What to expect from a Victim/Witness Liaison
You are the expert of your own life, and the only one who knows what is right and safe for you to do.
No one deserves to be abused. You are not alone and there is support and assistance for you!
Local domestic violence programs are a valuable resource. They provide confidential help including:
- 24-hour hotlines
- Emergency shelter
Shelter may be what most people think a domestic violence program is, but they also provide a lot of other useful services. You don't have to stay in a shelter to get help from a domestic violence program.
You can use a domestic violence program, whether you plan to stay in the relationship with your partner or not. The person at a domestic violence program who will help you is a "domestic violence advocate."
Advocates understand the various systems you may interact with, including:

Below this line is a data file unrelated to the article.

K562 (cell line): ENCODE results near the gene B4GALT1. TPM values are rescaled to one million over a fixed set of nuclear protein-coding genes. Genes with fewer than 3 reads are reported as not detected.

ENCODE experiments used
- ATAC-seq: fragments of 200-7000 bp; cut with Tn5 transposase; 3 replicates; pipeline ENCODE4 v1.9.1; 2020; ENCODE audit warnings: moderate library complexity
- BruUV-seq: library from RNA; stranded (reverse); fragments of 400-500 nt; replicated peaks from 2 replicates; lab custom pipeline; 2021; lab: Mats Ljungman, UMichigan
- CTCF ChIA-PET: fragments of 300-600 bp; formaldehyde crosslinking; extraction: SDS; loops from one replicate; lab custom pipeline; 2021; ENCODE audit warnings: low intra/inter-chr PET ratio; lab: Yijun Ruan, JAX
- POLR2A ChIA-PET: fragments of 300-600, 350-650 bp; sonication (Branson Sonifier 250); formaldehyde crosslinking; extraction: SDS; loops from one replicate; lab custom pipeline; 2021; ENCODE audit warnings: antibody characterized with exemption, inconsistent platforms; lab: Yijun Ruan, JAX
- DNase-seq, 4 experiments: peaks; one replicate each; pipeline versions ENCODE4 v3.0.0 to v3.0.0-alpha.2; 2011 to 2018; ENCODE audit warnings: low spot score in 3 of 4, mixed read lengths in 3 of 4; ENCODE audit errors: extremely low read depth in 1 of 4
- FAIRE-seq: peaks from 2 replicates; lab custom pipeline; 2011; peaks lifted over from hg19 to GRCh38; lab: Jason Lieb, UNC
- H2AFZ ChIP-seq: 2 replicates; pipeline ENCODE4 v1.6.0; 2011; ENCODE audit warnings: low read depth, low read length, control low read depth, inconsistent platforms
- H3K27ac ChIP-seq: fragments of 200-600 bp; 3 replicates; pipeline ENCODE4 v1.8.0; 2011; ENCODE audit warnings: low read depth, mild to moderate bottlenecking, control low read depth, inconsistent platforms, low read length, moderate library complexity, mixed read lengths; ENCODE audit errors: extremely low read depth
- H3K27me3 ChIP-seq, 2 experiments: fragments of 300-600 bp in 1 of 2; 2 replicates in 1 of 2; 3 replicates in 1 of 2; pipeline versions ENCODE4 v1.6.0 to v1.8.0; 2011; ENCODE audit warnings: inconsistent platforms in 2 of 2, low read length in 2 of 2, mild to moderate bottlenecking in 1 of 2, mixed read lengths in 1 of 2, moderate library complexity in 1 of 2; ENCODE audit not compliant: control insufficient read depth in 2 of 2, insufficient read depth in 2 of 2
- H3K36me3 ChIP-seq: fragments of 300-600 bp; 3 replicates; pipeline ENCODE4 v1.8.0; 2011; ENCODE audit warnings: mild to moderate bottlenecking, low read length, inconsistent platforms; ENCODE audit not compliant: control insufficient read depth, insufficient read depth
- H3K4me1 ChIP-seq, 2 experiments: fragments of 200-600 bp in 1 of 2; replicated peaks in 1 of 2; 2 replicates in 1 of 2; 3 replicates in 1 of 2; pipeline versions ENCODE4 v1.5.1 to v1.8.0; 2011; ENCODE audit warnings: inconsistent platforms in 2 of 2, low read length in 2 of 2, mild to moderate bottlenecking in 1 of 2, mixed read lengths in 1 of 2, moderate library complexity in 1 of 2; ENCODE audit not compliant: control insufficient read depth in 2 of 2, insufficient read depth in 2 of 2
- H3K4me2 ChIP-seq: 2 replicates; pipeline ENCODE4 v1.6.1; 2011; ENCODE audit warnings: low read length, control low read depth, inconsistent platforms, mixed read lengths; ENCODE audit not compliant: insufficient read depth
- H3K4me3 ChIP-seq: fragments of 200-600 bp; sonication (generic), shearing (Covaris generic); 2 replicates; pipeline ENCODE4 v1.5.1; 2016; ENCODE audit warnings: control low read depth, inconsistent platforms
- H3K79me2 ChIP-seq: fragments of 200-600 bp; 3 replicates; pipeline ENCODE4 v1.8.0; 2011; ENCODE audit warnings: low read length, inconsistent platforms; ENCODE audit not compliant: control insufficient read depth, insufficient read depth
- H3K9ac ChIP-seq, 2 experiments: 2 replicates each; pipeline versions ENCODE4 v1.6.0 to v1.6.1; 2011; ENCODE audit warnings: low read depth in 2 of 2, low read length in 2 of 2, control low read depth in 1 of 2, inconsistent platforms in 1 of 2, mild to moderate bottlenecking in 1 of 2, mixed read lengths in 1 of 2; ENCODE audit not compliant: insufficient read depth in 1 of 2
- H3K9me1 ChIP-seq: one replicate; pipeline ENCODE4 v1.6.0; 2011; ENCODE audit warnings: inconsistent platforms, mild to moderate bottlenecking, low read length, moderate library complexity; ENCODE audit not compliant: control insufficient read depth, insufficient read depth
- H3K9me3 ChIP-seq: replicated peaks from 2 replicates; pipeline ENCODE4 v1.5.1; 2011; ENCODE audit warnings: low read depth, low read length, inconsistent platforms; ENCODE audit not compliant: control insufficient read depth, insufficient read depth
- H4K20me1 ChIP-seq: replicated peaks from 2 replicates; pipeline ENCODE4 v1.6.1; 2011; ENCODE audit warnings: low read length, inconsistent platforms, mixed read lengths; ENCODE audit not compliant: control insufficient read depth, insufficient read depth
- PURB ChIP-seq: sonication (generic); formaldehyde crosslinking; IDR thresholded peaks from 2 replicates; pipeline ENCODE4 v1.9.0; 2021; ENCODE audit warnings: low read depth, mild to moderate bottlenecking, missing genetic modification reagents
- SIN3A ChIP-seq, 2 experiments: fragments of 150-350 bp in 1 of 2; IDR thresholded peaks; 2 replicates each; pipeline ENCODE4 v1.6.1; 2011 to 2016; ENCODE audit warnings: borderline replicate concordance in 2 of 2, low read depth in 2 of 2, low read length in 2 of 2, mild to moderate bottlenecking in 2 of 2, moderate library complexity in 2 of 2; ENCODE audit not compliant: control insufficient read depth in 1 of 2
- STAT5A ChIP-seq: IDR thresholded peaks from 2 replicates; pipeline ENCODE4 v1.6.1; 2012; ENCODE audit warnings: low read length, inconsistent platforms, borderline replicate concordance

- Criminal justice
- Family Court
- Social services
- Community resources that might be useful to you.
In addition to giving you good information, an advocate can often go with you to court, to the police station, or to social services. An advocate can also give you practical and emotional support.
Getting help from someone who has experience working with victims of domestic violence, and knows how to work with the different systems can make things a lot easier for you.
The domestic violence advocate/representative of a domestic violence agency is there to help empower victims/survivors, not to take over their lives or make decisions for them. The advocate's job is to offer support and discuss available options.
If you are having difficulty with a domestic violence program you can:
- Speak with the supervisor at the program about the problem you are having
- Ask if your case can be transferred to another advocate
- Ask for a referral to another program
- File a written, formal complaint with the NYS OCFS regional office that covers your county.